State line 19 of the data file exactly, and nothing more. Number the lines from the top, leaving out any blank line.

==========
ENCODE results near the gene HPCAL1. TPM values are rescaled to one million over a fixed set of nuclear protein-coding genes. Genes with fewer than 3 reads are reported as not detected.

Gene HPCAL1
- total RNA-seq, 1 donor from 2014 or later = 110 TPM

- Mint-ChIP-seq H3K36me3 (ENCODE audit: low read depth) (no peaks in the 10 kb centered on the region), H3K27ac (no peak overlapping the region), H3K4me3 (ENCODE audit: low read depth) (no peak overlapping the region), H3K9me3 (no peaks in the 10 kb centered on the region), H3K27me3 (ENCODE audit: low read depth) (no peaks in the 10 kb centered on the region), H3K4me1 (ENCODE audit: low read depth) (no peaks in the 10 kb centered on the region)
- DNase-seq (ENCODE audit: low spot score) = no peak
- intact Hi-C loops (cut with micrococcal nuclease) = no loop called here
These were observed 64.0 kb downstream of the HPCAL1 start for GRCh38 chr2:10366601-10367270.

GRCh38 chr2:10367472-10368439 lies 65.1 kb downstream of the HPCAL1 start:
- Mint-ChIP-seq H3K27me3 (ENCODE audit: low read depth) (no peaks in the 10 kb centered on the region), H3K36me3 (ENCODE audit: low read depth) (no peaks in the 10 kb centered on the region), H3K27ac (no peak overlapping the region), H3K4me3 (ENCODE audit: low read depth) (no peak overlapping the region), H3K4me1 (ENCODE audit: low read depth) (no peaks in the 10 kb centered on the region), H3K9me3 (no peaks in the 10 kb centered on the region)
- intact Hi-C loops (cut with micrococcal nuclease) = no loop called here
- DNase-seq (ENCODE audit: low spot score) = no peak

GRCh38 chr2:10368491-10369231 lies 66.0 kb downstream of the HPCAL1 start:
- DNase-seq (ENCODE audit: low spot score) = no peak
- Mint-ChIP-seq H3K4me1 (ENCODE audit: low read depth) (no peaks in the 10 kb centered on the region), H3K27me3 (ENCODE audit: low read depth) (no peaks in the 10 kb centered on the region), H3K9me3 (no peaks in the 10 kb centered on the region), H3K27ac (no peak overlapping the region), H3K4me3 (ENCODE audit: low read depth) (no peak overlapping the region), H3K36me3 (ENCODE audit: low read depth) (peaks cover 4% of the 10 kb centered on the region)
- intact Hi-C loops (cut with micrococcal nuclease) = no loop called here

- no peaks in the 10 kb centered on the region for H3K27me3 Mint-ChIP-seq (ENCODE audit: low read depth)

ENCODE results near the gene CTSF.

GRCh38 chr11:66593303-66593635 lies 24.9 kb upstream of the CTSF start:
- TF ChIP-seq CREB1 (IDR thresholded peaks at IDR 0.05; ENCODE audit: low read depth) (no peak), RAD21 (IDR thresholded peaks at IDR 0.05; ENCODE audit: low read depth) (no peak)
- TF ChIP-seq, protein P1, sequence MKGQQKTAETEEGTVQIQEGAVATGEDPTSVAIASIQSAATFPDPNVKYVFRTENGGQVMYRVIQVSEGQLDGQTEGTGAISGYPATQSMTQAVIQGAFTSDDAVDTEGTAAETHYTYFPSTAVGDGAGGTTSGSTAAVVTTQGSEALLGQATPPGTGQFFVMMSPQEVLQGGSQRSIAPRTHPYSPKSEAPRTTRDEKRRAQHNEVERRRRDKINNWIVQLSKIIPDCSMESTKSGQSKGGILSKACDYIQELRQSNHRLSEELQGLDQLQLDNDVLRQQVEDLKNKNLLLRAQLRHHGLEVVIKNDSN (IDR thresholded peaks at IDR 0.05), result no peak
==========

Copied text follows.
- TF ChIP-seq CREB1 (IDR thresholded peaks at IDR 0.05; ENCODE audit: low read depth) (no peak), RAD21 (IDR thresholded peaks at IDR 0.05; ENCODE audit: low read depth) (no peak)